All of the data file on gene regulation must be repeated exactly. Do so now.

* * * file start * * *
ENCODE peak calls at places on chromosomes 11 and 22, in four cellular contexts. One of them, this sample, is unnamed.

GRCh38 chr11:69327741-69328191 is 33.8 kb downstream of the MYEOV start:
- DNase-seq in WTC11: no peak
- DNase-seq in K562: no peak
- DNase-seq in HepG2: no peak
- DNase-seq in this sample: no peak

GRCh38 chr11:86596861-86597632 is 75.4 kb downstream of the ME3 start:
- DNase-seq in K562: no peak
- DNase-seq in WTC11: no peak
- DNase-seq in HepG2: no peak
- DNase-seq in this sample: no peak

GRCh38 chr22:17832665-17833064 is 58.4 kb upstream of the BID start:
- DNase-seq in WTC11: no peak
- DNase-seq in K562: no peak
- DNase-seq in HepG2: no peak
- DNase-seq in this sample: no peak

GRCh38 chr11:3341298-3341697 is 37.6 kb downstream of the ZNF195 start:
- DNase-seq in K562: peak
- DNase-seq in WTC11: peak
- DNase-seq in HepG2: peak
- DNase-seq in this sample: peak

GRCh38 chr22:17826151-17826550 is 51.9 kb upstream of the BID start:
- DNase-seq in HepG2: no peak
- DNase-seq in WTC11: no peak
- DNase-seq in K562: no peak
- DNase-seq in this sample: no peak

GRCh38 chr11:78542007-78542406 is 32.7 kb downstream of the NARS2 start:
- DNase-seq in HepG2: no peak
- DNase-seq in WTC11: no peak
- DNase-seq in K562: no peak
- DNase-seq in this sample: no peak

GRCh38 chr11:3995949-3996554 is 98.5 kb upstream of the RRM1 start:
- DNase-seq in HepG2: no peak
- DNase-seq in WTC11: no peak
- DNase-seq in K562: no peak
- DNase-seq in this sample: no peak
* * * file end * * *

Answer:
ENCODE peak calls at places on chromosomes 11 and 22, in four cellular contexts. One of them, this sample, is unnamed.

GRCh38 chr11:69327741-69328191 is 33.8 kb downstream of the MYEOV start:
- DNase-seq in WTC11: no peak
- DNase-seq in K562: no peak
- DNase-seq in HepG2: no peak
- DNase-seq in this sample: no peak

GRCh38 chr11:86596861-86597632 is 75.4 kb downstream of the ME3 start:
- DNase-seq in K562: no peak
- DNase-seq in WTC11: no peak
- DNase-seq in HepG2: no peak
- DNase-seq in this sample: no peak

GRCh38 chr22:17832665-17833064 is 58.4 kb upstream of the BID start:
- DNase-seq in WTC11: no peak
- DNase-seq in K562: no peak
- DNase-seq in HepG2: no peak
- DNase-seq in this sample: no peak

GRCh38 chr11:3341298-3341697 is 37.6 kb downstream of the ZNF195 start:
- DNase-seq in K562: peak
- DNase-seq in WTC11: peak
- DNase-seq in HepG2: peak
- DNase-seq in this sample: peak

GRCh38 chr22:17826151-17826550 is 51.9 kb upstream of the BID start:
- DNase-seq in HepG2: no peak
- DNase-seq in WTC11: no peak
- DNase-seq in K562: no peak
- DNase-seq in this sample: no peak

GRCh38 chr11:78542007-78542406 is 32.7 kb downstream of the NARS2 start:
- DNase-seq in HepG2: no peak
- DNase-seq in WTC11: no peak
- DNase-seq in K562: no peak
- DNase-seq in this sample: no peak

GRCh38 chr11:3995949-3996554 is 98.5 kb upstream of the RRM1 start:
- DNase-seq in HepG2: no peak
- DNase-seq in WTC11: no peak
- DNase-seq in K562: no peak
- DNase-seq in this sample: no peak